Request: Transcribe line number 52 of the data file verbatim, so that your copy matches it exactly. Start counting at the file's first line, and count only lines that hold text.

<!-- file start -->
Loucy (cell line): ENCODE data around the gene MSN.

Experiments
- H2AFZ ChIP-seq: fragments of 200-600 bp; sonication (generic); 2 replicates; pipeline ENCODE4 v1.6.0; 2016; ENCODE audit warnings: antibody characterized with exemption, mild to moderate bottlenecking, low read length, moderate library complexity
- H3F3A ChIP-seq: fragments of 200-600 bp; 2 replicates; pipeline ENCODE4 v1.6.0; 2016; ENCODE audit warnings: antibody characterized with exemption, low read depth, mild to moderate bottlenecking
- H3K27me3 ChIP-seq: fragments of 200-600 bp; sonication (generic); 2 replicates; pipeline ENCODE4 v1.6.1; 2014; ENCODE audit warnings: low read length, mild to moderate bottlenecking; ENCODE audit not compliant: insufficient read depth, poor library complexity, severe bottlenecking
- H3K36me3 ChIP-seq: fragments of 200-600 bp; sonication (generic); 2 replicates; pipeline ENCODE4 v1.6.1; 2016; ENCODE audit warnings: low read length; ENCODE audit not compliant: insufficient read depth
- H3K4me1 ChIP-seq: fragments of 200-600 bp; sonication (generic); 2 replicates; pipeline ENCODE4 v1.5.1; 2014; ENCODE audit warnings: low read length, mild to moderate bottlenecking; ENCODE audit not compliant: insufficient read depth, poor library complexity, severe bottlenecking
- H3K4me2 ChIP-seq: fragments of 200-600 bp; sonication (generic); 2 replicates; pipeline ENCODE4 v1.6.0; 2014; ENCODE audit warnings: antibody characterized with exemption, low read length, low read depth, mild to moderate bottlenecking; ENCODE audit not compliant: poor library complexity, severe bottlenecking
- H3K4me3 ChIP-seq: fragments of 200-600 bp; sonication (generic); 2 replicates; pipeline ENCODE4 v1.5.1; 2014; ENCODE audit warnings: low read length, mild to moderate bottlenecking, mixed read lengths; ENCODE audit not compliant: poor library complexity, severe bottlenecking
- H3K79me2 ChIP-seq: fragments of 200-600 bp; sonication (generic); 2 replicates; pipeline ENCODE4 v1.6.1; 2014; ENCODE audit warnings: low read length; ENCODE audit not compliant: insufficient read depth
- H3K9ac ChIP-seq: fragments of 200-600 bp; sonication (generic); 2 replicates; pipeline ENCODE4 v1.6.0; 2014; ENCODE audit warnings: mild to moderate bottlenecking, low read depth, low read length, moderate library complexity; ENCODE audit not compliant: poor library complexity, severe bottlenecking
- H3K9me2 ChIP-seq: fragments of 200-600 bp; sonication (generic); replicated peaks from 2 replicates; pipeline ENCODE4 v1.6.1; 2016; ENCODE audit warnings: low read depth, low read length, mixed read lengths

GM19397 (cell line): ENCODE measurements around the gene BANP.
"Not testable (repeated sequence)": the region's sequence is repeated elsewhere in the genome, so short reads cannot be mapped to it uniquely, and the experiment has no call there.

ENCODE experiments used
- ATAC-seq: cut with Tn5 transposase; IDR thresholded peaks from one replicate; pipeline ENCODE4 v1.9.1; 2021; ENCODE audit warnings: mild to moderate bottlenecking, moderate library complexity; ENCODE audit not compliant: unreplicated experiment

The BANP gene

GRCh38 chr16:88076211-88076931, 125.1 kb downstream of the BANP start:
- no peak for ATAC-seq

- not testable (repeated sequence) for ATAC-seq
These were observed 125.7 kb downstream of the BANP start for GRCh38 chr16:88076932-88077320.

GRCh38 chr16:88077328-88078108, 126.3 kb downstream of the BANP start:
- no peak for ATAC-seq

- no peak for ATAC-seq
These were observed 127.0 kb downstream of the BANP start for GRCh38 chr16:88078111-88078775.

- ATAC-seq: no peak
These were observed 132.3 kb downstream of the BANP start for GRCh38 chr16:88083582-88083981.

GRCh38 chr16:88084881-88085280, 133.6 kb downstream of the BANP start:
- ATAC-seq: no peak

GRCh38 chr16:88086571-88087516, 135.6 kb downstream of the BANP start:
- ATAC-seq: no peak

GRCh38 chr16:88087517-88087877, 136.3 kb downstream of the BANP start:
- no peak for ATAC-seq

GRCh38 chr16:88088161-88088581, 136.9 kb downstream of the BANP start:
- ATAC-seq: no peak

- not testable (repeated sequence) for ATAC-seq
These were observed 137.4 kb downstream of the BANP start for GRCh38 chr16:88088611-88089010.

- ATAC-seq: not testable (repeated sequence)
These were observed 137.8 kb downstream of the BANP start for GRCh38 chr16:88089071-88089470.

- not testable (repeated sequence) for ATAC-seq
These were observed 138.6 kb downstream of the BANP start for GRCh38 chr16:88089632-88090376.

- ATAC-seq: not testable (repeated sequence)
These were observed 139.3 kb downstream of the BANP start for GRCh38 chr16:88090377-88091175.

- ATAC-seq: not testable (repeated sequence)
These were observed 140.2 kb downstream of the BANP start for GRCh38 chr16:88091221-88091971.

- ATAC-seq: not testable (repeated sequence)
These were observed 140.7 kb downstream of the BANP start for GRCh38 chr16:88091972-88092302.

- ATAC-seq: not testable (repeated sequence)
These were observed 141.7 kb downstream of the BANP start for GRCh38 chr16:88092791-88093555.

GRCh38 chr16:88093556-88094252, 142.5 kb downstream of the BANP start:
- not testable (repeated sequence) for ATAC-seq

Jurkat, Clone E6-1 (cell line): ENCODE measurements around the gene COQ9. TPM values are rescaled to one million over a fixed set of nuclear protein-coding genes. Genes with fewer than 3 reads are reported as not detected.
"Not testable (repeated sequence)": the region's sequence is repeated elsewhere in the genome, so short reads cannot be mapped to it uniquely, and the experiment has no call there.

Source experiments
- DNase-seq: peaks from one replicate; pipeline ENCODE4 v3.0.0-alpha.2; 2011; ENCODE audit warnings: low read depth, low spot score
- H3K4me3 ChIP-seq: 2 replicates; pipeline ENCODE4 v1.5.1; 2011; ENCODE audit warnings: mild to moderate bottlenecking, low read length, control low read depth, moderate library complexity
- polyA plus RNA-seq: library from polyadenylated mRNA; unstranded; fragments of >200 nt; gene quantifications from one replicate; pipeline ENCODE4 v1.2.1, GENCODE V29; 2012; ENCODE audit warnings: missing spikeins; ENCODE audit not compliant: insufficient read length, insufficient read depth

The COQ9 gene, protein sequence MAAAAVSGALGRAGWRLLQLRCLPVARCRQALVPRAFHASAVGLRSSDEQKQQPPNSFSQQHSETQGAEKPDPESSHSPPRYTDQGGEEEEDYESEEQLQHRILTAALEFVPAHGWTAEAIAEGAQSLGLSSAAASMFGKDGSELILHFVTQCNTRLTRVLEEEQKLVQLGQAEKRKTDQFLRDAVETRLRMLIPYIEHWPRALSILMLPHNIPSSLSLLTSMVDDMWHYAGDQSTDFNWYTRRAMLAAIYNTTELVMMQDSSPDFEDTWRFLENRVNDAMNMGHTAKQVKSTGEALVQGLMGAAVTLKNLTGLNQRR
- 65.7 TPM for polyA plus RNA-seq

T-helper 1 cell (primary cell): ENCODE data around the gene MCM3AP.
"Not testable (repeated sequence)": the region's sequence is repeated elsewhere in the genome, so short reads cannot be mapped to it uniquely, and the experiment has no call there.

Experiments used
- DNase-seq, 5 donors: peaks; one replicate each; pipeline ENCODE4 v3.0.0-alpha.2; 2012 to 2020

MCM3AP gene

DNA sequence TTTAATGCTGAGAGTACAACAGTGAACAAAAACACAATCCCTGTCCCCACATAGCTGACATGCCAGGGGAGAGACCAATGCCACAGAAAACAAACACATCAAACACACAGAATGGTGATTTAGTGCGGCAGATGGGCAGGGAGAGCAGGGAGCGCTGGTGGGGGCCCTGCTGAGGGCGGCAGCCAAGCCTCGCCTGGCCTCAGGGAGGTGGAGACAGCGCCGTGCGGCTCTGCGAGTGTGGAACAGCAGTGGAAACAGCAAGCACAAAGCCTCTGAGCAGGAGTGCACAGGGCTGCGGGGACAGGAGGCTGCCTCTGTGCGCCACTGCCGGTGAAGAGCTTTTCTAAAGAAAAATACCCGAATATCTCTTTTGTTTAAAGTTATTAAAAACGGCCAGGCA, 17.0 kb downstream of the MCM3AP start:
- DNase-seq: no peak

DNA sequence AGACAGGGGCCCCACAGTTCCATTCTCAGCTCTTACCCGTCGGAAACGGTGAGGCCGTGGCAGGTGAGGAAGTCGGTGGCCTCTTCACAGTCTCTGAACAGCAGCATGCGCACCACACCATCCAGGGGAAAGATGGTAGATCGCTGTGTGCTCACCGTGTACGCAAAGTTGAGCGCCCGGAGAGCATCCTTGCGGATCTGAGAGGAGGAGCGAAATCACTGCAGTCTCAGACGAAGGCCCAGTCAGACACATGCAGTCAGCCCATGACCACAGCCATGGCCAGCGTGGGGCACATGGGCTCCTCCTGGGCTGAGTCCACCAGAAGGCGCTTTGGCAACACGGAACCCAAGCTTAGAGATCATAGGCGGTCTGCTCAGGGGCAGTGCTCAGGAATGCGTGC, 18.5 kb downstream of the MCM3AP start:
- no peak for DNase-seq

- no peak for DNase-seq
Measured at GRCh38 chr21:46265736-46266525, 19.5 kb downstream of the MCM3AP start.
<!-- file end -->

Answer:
Jurkat, Clone E6-1 (cell line): ENCODE measurements around the gene COQ9. TPM values are rescaled to one million over a fixed set of nuclear protein-coding genes. Genes with fewer than 3 reads are reported as not detected.